It's a fictional streetscape we wander, here, a metropolis whose buildings, boulevards, and back alleys are in a constant state of flux. This is every place, and yet, no place at all - a city of dreams and a dream of a city.

Here, we explore the life and work of Ivan Illich and his circle of collaborators. There's no comprehensive index to the articles published, but we invite you to use the Search box, to the left, and to explore the Archive links that appear at the bottom of each page. Comments are welcomed.

Friday, August 31, 2012

Mother Jerome

A Web page devoted to Mother Jerome, Ivan Illich's friend and collaborator, can be viewed here. She was born Melanie “Muska” von Nagel in 1908, in Germany. She entered the Benedictine Abbey of Regina Laudis, in Hartford, Connecticut in 1958, and died there in 2006. According to this biographical page, which is part of the Abbey's own website, she had quite a life. And the Abbey itself looks to be a lively place.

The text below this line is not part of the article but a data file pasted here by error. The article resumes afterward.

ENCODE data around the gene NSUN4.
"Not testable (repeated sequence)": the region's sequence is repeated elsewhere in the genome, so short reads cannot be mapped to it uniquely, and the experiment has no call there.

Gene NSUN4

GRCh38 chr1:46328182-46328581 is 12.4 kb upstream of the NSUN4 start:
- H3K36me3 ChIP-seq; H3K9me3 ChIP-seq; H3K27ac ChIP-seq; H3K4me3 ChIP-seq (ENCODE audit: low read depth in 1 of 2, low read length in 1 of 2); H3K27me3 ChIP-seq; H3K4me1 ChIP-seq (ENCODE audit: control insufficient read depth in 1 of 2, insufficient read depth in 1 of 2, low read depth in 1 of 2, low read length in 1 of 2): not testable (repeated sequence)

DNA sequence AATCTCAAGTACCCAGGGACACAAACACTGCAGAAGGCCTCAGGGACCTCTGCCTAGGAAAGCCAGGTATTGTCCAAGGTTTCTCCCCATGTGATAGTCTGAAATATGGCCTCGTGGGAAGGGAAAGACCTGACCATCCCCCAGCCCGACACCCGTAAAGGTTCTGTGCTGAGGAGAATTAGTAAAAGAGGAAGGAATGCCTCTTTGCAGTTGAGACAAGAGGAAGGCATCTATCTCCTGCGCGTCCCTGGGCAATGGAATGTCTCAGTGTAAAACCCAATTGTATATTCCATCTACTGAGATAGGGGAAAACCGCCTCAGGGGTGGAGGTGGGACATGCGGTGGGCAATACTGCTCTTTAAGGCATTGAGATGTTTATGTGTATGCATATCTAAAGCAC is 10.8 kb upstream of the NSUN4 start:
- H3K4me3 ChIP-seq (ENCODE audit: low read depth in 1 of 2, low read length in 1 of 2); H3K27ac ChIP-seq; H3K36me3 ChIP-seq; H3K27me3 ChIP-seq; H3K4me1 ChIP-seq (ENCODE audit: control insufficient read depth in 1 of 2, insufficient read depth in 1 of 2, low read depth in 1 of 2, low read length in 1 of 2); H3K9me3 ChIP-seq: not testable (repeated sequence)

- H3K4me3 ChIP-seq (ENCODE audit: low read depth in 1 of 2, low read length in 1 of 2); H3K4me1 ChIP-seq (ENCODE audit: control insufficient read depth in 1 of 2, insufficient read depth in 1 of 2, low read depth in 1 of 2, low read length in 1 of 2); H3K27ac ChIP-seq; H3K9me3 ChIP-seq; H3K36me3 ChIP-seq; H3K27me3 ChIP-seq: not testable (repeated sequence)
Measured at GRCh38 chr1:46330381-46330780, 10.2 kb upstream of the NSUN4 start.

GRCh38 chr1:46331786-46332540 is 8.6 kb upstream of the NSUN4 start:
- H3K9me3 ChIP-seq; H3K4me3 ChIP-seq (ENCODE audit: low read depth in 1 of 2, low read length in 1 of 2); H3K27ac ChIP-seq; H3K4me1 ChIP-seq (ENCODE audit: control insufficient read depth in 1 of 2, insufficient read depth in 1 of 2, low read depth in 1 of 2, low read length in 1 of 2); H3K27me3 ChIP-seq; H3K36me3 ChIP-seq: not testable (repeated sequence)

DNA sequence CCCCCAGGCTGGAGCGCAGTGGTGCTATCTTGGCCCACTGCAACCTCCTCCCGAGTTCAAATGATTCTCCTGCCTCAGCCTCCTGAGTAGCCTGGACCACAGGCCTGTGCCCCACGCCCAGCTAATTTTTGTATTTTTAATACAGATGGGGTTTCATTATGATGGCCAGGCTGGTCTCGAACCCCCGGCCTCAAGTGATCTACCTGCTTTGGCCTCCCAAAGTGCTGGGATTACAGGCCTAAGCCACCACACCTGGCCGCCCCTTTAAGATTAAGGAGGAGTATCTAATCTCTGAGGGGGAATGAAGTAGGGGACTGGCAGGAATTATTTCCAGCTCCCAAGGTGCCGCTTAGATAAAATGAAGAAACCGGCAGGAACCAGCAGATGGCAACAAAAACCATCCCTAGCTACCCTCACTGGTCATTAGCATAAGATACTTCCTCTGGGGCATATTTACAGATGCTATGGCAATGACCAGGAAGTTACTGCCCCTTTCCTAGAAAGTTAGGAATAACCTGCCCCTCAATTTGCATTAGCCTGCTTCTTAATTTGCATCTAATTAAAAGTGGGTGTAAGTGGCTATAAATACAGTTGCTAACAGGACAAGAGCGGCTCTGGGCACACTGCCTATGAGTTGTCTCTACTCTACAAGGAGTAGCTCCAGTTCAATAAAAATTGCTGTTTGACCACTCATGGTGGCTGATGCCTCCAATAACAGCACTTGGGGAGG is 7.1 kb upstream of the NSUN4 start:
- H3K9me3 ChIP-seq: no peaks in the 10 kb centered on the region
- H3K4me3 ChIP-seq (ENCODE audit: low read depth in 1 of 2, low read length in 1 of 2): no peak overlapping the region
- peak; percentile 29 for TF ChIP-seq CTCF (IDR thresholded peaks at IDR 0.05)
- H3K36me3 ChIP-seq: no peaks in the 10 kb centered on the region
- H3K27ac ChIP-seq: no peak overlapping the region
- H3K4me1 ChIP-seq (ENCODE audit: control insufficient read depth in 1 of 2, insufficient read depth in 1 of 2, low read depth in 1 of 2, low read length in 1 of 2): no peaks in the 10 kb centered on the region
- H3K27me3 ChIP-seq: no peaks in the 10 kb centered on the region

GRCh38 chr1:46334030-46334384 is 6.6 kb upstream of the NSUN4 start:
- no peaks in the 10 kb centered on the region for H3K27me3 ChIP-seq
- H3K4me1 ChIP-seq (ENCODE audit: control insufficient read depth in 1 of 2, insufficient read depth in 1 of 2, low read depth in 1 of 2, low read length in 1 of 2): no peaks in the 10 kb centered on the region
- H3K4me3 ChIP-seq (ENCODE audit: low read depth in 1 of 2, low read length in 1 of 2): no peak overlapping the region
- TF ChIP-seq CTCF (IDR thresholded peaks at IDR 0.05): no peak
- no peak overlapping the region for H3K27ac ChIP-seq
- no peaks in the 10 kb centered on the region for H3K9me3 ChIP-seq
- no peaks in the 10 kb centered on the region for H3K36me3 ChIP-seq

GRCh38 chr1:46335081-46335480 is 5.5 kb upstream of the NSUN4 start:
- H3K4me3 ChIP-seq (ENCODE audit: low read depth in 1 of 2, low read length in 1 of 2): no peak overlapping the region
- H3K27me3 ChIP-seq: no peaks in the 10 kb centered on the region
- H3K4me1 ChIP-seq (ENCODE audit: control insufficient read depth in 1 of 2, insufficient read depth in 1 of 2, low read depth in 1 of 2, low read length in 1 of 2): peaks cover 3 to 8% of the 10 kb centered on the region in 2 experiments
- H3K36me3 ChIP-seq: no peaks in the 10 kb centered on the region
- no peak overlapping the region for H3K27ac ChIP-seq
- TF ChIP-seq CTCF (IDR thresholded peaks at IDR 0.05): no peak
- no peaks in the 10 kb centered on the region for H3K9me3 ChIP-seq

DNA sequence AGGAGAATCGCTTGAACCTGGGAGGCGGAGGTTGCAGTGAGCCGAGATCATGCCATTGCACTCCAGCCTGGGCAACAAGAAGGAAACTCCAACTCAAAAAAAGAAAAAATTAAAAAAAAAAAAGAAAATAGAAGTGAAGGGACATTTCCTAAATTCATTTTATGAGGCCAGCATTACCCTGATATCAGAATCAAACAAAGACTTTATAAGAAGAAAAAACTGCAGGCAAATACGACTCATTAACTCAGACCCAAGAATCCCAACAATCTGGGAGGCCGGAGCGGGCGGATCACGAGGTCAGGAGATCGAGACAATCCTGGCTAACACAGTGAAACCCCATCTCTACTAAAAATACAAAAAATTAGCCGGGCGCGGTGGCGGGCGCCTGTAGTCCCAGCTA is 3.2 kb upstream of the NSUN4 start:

Illich wrote his paper, "The Scopic Past and the Ethics of the Gaze" (available at the Pudel site in Bremen), he states, "after discussions with Barbara Duden, Mother Jerome, O.S.B., and Lee Hoinacki." Matthias Rieger, a collaborator and friend in Bremen, talks at some length about Mother Jerome in his paper, "The disembodiment of the utterance" (also available from the Pudel site). We've always assumed that Illich's 1989 paper, "Posthumous Longevity, An open letter to a cloistered community of Benedictine nuns" (also at Pudel), was addressed to Mother Jerome. "Dear Mother Prioress," it opens. But we may be wrong about that. (Can anyone help?)

Under the name Muska Nagel, she translated the works of Paul Celan, who was possibly Illich's favorite poet.

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Santa Rosa, California, United States
Writer, photographer, music fan; father and husband living in northern Calif.